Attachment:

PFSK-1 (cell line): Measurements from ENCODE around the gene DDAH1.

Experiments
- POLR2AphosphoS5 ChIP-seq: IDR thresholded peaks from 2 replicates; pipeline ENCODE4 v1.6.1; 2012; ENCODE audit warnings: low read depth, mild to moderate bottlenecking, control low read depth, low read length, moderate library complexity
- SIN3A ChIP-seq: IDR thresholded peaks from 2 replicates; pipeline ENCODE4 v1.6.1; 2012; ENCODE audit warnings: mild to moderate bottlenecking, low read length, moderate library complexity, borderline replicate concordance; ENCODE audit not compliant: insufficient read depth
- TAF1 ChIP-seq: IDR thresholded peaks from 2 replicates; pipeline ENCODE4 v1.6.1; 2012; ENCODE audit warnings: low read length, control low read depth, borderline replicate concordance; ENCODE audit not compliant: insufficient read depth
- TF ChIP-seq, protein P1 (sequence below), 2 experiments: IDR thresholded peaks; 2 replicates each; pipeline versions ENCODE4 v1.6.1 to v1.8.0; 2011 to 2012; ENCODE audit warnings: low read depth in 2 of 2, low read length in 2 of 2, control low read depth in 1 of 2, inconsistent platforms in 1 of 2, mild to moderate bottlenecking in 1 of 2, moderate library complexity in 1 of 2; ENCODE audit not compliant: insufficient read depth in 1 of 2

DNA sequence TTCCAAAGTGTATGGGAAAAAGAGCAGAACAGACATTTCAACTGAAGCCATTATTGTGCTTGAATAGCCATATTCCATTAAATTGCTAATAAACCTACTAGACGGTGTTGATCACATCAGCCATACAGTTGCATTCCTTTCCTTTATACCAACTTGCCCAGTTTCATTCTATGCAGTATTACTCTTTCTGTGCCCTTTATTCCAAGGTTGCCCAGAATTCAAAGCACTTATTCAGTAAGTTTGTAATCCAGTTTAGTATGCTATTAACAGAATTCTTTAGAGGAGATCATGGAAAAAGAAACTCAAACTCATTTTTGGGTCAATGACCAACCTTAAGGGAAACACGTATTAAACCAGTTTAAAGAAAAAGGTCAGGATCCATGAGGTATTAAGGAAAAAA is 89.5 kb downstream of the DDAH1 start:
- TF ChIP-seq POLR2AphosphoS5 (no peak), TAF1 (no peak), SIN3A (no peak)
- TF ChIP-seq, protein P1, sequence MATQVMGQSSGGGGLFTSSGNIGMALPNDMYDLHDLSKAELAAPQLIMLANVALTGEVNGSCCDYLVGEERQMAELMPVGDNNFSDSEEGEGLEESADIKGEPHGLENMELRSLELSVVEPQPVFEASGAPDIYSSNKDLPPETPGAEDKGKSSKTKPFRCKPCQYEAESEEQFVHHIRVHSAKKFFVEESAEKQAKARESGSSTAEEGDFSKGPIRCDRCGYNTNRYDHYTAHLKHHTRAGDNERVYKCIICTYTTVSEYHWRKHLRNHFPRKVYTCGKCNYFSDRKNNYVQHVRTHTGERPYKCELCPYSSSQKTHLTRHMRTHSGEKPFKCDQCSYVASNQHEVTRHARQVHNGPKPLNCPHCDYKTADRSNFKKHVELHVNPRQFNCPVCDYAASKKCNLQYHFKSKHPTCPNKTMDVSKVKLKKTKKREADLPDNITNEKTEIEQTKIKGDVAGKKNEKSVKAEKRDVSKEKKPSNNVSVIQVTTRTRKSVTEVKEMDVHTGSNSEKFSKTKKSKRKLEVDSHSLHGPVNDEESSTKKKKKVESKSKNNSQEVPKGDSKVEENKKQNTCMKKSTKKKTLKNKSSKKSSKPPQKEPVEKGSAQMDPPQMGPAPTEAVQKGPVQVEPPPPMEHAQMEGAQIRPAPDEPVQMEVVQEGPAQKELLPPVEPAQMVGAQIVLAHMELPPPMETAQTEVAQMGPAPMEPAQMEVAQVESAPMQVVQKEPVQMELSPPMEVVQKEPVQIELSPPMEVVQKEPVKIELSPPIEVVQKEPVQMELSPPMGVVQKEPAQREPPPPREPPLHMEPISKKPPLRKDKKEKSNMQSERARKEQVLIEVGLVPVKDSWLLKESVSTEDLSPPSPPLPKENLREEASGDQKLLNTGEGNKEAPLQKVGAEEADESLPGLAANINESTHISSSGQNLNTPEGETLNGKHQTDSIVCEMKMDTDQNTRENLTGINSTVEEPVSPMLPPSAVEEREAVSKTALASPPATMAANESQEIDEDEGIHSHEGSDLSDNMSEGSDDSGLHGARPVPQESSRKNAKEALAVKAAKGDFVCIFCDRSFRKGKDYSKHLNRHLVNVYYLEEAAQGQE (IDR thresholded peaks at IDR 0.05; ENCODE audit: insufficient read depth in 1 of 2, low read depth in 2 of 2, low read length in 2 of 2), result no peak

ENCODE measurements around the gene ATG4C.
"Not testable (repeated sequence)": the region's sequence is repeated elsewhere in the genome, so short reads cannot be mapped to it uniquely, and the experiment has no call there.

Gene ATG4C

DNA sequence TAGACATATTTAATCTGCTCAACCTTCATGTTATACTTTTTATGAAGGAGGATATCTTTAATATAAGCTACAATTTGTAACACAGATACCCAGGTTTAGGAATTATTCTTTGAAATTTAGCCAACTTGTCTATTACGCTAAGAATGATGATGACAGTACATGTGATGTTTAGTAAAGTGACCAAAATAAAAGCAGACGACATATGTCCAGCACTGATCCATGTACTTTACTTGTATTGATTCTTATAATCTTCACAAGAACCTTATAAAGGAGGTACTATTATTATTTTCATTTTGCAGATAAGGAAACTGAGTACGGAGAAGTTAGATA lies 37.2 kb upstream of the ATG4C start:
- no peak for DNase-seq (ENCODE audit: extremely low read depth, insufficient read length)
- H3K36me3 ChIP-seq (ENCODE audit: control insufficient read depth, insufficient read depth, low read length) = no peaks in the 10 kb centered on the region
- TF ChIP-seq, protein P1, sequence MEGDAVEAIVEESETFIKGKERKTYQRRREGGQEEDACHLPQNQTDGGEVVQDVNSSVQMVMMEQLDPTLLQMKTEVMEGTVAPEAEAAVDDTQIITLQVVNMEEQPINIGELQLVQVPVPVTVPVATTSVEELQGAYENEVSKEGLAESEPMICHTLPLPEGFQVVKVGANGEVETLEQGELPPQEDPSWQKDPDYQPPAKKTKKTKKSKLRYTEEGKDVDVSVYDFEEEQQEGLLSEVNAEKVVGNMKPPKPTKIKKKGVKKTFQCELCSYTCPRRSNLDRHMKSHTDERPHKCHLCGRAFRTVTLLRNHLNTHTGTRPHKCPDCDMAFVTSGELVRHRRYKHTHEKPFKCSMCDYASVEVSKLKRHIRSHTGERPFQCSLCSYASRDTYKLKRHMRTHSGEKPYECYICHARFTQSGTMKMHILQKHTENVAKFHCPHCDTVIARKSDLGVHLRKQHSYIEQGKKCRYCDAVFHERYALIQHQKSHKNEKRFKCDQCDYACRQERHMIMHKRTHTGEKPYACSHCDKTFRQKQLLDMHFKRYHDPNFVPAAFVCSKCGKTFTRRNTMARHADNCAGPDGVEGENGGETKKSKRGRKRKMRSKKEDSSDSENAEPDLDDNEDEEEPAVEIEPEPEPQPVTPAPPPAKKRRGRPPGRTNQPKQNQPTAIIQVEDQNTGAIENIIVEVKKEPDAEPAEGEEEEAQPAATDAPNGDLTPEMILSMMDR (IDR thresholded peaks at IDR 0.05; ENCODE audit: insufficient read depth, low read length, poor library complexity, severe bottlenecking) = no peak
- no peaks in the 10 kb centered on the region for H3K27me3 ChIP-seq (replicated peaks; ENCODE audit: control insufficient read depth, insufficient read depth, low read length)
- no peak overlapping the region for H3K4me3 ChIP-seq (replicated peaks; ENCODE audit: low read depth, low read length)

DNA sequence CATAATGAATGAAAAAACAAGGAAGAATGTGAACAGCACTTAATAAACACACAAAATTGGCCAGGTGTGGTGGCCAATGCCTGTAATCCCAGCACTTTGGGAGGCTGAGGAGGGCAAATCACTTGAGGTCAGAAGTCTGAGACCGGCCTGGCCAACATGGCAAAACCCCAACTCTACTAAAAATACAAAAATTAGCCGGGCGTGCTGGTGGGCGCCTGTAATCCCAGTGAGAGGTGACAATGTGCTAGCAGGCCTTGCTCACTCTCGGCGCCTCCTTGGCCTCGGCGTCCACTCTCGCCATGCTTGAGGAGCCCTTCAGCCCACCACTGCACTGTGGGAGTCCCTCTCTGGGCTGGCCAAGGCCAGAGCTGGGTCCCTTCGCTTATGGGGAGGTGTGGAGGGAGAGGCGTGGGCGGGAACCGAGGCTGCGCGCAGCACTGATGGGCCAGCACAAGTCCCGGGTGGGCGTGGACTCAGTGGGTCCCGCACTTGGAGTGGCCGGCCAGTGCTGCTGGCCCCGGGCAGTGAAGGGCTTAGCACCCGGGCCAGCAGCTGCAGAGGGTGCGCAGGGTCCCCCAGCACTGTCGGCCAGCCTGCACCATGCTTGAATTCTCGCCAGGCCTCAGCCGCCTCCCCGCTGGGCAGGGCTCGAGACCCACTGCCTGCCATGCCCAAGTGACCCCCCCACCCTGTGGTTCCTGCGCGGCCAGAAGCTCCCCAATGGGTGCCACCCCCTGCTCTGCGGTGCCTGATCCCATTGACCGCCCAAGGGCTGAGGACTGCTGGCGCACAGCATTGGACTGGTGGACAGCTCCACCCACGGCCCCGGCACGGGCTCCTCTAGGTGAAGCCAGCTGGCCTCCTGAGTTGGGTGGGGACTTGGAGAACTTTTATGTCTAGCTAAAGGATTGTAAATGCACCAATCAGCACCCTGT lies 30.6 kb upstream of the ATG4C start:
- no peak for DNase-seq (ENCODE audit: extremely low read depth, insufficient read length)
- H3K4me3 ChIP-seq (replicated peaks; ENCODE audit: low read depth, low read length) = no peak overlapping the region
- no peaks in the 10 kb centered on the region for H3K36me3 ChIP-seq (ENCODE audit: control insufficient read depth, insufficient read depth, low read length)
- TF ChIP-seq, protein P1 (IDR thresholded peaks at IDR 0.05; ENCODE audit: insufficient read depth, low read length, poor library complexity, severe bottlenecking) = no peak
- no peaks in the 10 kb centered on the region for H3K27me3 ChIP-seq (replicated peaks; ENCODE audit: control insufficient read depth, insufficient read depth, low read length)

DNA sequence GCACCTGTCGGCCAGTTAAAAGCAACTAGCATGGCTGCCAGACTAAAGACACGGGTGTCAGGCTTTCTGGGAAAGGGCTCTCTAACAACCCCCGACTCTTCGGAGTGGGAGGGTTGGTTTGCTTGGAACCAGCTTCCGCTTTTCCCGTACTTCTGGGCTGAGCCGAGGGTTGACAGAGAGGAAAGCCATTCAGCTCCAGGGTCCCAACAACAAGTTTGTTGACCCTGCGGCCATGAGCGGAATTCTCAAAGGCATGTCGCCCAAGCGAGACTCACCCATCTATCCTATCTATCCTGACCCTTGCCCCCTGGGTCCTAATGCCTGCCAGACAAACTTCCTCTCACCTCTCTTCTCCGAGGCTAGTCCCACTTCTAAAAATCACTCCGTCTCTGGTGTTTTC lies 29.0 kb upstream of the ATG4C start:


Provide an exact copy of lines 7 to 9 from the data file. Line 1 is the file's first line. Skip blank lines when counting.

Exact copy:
DNA sequence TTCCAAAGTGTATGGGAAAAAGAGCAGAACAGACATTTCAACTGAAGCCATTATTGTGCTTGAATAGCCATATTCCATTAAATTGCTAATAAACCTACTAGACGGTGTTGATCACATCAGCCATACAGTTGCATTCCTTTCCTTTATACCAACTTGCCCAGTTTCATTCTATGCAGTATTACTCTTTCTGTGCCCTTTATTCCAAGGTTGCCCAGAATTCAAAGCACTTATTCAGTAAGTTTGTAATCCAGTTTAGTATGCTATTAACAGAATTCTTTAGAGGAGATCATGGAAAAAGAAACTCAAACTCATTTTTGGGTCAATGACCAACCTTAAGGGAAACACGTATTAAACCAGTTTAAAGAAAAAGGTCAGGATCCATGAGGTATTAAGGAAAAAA is 89.5 kb downstream of the DDAH1 start:
- TF ChIP-seq POLR2AphosphoS5 (no peak), TAF1 (no peak), SIN3A (no peak)
- TF ChIP-seq, protein P1, sequence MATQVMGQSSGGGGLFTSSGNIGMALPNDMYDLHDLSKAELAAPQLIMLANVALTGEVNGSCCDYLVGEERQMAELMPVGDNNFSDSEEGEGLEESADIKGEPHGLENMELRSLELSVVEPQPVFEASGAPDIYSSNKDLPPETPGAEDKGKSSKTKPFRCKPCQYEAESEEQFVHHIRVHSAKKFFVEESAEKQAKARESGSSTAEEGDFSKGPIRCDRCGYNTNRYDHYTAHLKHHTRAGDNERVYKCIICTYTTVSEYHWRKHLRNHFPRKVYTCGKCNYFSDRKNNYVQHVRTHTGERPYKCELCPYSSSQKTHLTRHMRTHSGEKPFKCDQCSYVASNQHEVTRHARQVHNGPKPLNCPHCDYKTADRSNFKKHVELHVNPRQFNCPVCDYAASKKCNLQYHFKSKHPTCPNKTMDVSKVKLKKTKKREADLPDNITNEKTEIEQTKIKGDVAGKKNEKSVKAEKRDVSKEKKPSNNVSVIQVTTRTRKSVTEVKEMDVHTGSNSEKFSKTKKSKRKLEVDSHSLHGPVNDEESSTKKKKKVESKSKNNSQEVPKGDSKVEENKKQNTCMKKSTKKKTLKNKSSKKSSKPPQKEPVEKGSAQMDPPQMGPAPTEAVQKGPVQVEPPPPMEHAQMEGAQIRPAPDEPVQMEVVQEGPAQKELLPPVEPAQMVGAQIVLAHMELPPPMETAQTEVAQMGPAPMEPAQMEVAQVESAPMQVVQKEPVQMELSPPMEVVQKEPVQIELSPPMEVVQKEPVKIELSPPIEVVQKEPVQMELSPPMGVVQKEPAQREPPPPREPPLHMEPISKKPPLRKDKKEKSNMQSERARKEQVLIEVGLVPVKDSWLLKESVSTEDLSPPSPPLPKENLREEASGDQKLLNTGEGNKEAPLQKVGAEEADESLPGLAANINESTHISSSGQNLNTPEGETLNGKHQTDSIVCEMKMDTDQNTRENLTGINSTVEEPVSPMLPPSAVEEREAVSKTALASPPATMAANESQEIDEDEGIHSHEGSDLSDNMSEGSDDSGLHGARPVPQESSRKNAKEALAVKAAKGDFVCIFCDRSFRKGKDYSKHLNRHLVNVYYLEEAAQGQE (IDR thresholded peaks at IDR 0.05; ENCODE audit: insufficient read depth in 1 of 2, low read depth in 2 of 2, low read length in 2 of 2), result no peak